• #Resistance Live – In an example of how topical discussion can perform well on Patreon, Elizabeth Cronise McLaughlin offers a live video each weekday in which she analyzes US political events through the lens of a practicing attorney and former law professor. Her 4700 patrons allow her to pay for staff to provide additional background research as well as cover technical expenses.
  • Amanda Palmer – It’s hard to imagine a discussion of Patreon without talking about performance artist and musician (and the author of the book quoted above) Amanda Palmer. She has built her career and reputation around the concept of the ask. And with 15,205 patrons, clearly, she has mastered the art of Patreon.

Patreon Case Studies

Recently I interviewed a couple of Patreon users about their campaigns and how they use them as part of their larger business strategy. 

She’s Bold Podcast

Beth Whitman runs a tour company called Wander Tours. Beyond that, she has a number of projects meant to inspire women to travel more and to take care of themselves physically and emotionally. One of these projects is the She’s Bold Podcast, in which she interviews amazing women who have taken on incredible challenges in their lives, living out Whitman’s motto of “Be Bold!”

Whitman uses her Patreon campaign as a side income but even more as a way to build a community around her podcast, connecting her Patreon supporters through bonus audio content and a Facebook community.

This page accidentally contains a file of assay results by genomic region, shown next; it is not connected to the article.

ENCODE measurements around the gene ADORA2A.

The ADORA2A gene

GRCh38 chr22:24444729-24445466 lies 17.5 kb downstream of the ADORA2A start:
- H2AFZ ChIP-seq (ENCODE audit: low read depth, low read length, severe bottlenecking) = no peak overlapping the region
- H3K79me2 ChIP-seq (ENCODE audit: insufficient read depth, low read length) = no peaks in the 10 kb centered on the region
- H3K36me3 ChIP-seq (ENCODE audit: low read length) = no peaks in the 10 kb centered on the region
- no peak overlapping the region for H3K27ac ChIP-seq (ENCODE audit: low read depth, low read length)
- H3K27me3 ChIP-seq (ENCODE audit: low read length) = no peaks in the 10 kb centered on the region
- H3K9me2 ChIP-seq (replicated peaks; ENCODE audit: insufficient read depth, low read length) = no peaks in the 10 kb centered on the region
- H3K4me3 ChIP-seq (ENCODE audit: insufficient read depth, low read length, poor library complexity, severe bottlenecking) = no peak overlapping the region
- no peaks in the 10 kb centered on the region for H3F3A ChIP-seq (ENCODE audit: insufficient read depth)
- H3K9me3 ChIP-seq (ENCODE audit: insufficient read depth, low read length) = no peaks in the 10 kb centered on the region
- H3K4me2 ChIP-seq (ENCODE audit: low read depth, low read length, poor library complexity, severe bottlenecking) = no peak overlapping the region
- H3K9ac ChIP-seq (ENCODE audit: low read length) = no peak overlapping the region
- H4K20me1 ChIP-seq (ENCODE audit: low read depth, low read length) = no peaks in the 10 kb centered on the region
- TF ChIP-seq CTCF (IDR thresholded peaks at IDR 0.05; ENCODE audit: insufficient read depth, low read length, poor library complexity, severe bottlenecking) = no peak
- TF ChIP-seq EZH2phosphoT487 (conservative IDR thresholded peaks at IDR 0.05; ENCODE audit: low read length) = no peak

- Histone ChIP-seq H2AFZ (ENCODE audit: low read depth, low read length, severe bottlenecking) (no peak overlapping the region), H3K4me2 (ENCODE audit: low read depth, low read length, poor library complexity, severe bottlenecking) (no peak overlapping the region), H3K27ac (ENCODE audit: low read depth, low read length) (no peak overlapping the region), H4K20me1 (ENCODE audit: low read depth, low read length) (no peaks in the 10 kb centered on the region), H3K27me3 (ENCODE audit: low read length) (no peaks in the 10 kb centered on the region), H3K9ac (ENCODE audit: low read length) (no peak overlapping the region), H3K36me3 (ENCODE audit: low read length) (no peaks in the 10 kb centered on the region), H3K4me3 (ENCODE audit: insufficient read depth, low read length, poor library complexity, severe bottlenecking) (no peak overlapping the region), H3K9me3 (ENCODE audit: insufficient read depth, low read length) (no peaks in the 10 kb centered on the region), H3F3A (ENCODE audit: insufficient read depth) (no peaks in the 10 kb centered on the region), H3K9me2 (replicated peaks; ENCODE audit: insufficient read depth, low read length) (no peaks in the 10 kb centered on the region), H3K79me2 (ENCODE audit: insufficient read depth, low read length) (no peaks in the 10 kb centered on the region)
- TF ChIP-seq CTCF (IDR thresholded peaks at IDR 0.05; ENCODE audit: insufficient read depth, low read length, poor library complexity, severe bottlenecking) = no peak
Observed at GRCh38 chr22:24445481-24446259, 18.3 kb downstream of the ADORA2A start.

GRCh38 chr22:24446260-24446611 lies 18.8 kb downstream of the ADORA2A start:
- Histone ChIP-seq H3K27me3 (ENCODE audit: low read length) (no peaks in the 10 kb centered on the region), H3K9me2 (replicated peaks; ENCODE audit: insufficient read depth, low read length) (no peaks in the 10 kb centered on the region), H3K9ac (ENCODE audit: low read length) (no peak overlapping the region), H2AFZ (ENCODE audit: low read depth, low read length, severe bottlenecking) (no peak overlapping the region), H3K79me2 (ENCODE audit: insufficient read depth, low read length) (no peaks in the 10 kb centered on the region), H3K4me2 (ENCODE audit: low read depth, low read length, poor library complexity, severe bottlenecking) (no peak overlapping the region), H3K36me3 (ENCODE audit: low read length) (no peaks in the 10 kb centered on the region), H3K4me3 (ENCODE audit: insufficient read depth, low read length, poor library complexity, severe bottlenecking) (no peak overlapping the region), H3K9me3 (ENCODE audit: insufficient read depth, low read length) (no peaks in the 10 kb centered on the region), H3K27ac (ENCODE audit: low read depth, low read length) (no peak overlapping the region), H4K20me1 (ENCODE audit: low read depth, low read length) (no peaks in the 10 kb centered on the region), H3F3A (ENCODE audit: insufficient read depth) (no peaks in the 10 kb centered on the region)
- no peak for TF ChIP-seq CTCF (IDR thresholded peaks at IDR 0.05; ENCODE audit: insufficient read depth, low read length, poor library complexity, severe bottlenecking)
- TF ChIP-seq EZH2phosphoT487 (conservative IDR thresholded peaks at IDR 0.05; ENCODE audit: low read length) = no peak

She promotes her Patreon within her free podcast episodes as well as her newsletters that go out to her podcast subscribers and to her wider business community. 

With the pandemic, her main business of running tours has obviously been impacted, but this hasn’t really changed her podcast and Patreon campaign on her end. However, she notes “more supporters have joined my community since the pandemic started. I believe people are more appreciative of the mission of the podcast and are taking the time to make the financial commitment to express that appreciation.”

RaceWeather 

Aaron Studwell runs a new atmospheric sciences consulting company called ExoConsulting, but for the past 18 years, he has also run the weather reporting site called RaceWeather, providing free weather forecasts for NASCAR races. He decided to try monetizing the project — as he puts it, “if people like what we are doing on our other social media channels (Twitter and Facebook), it was a way for them to simply put a ‘little money in the hat’.”

All of his patrons get the early NASCAR weekend forecast on Sunday night, whereas his public forecast doesn’t go live until Tuesday or Wednesday. Upper tiers get information about his Ph.D. progress and the rollout of his other business, and the top level can receive personalized seven-day forecasts up to four times a year.